-CSC Fruit of the Loom, Inc. et al v. Bishop, No. 2:2010cv01058 - Document 24 (M.D. Ala. 2011)

Court Description: MEMORANDUM OPINION AND ORDER denying the 2 Motion for preliminary injunction. Signed by Honorable Myron H. Thompson on 1/21/2011. (Attachments: # 1 Civil Appeals Checklist)(br, )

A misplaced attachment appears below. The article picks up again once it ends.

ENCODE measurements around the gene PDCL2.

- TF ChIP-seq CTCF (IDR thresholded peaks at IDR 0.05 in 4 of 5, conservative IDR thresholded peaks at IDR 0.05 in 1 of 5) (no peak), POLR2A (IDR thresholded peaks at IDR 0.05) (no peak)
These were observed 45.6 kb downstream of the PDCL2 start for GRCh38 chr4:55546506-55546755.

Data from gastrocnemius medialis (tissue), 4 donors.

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-CSC Fruit of the Loom, Inc. et al v. Bishop Doc. 24 IN THE DISTRICT COURT OF THE UNITED STATES FOR THE MIDDLE DISTRICT OF ALABAMA, NORTHERN DIVISION FRUIT OF THE LOOM, INC., and RUSSELL BRANDS, LLC, ) ) ) ) ) ) ) ) ) ) Plaintiffs, v. LONNIE C. BISHOP, Defendant. CIVIL ACTION NO. 2:10cv1058-MHT OPINION AND ORDER In this lawsuit, based on diversity-of-citizenship jurisdiction, 28 U.S.C. § 1332, plaintiffs Fruit of the Loom, Inc. and Russell Brands, LLC claim that defendant Lonnie C. Bishop violated a “Trade Secrets and NonCompetition Russell. Agreement” Bishop now he signed works for while Gildan employed by Activewear Charleston, Inc., a competitor of the plaintiffs in the activewear business. At both Russell and Gildan, Bishop has worked as a manager in the distribution center. plaintiffs have preliminarily asked from the working court or to enjoin providing The Bishop services to Dockets.Justia.com Gildan during the pendency of this case. Based on the evidence presented at an evidentiary hearing on January 20, 2011, the plaintiffs’ preliminary-injunction motion will be denied. It is in the sound discretion of the trial court whether to issue a preliminary injunction. International Cosmetics Exchange, Inc. v. Gapardis Health & Beauty, Inc., 303 F.3d 1242, 1246 (11th Cir. 2002). A party seeking a preliminary injunction must satisfy a four-part test showing: (1) that it has a substantial likelihood of success on the merits; (2) that it would be irreparably harmed if an injunction were not granted; (3) that such harm outweighs the harm that would accrue to the opposing party if the injunction were granted; and (4) that the injunction would not be adverse to the public interest. American Civil Liberties Union of Florida, Inc. v. Miami-Dade County School Bd., 557 F.3d 1177, 1198 (11th Cir. 2009). “[A] preliminary injunction is an extraordinary and drastic remedy not to be granted unless 2 the movant clearly established the ‘burden of persuasion’ as to each of the four prerequisites.” Siegel v. LePore, 234 F.3d 1163, 1176 (11th Cir. 2000) (en banc) (per curiam). FIRST PART: At best, it is a close question whether the plaintiffs have established that they will succeed on the merits in the present case. The non-compete agreement at issue provides: “You agree that, for a period of twelve (12) months after termination of your employment with [Russell], you will not...work or provide services for a Competitor...in an area, position or capacity in which you gained particular knowledge or experience during your employ with [Russell], involving the sale, design, or manufacture of Competitive Products...” Def.’s Br. at 4 (Doc. No. 21). All parties agree that the language preceding “involving the sale, design, or manufacture” applies to Bishop. He is working “in an area, position or capacity” at Gildan “in which [he] gained particular knowledge or experience” at Russell. The parties also agree that Bishop has had no involvement 3 with the “design” or “manufacture” of products at either Russell or Gildan. The only question remaining is whether his former or current position involves “sales.” Based on the limited evidence presented so far to the court and reading the contract against the plaintiffs as required by the agreed-upon applicable Kentucky law, see B. Perini & Sons v. Southern Ry. Co., 239 S.W.2d 964, 965 (Ky. 1951) (stating that “a contract is read liberally in favor of the person who accepts it rather than in favor of the person who draws it and submits it to the other person for acceptance”), the court believes that it is more likely that a factfinder would reasonably conclude that Bishop’s job as a distribution manager does not involve “sales.” As stated, at both Russell and Gildan, Bishop has worked in the distribution area, not in the identifiably separate sales area in either company. While it could be argued that all distribution relates to, and thus involves, sales, this is a slippery-slope argument that could lead to the non-compete agreement 4 encompassing all aspects of Gildan’s business, for essentially all aspects of the business relate to sales in one way or another. Thus, the plaintiffs have not shown they have a substantial likelihood of success on the merits. SECOND PART: A showing of irreparable injury is “the sine qua non of injunctive relief,” Northeastern Fla. Chapter of Ass'n Jacksonville, 896 of Gen. F.2d Contractors 1283, 1285 v. (11th City Cir. of 1990) (quoting Frejlach v. Butler, 573 F.2d 1026, 1027 (8th Cir. 1978)), for, “even if plaintiffs establish a likelihood of success on the merits, the absence of a substantial standing improper.” likelihood alone, make Siegel, of irreparable preliminary 234 F.3d at injury would, injunctive relief 1176. Also, the irreparable injury asserted must be neither remote nor speculative, but actual and imminent. Id. Most notably, the harm must be of a kind that cannot be remedied by monetary damages. “The possibility 5 that adequate compensatory or other corrective relief will be available at a later date, in the ordinary course of litigation, weighs heavily against a claim of irreparable harm.” United States v. Jefferson County, 720 F.2d 1511, 1520 (11th Cir. 1983). “An injury is irreparable only if it cannot be undone through monetary remedies.” Ferrero v. Associated Materials Inc., 923 F.2d 1441, 1449 (11th Cir. 1991). In this case, the plaintiffs have presented no convincing evidence that they will be irreparably harmed by Bishop’s continued employment at Gildan while this suit is resolved. First, Bishop has already been at Gildan for almost two months, with no sign that his employment plaintiffs. there has The harmed plaintiffs the have interests not of the identified any information Bishop has not already divulged to Gildan that a preliminary injunction entered now would keep him from divulging. Therefore, the court cannot see how an injunction would serve any purpose at this point in time. 6 Second, while it is true that “the loss of customers and goodwill is an irreparable injury,” BellSouth Telecommunications, Inc. v. MCIMetro Access Transmission Services, LLC, 425 F.3d 964, 970 (11th Cir. 2005) (quoting Ferrero v. Associated Materials Inc., 923 F.2d 1441, 1449 (11th Cir. 1991)), the plaintiffs have presented no evidence that they will lose customers or goodwill as a result of Bishop’s employment by Gildan. See Curves Intern., Inc. v. Mosbarger, 525 F.Supp.2d 1310, 1314 (M.D. Ala. 2007) (Thompson, J.) (finding that plaintiff had presented no evidence of loss of customers or goodwill already that would lead the court to believe that further injunction). such losses were likely absent an Finally, the court is not convinced why, should the plaintiffs succeed on the merits, monetary damages will not suffice in this case. THIRD PART: Also, balancing the equities weighs in favor of Bishop. Forcing him to quit his job throughout the pendency of a lawsuit would place a significant 7 hardship on him and his family, especially considering how long civil lawsuits generally take to resolve in the federal court system. There is no evidence that a similar befall hardship will the plaintiffs if a preliminary injunction is denied. FOURTH PART: Finally, there is no evidence that denying a preliminary injunction in this case would be adverse to the public interest. The plaintiffs have not presented evidence sufficient to fulfill injunction. the four requirements for a preliminary Most notably, they have failed to establish a likelihood of success on the merits or irreparable harm. *** Accordingly, it is the ORDER, JUDGMENT, and DECREE of the court that plaintiffs Fruit of the Loom, Inc. and 8 Russell Brands, LLC’s motion for preliminary injunction (Doc. No. 2) is denied. DONE, this the 21st day of January, 2011. /s/ Myron H. Thompson UNITED STATES DISTRICT JUDGE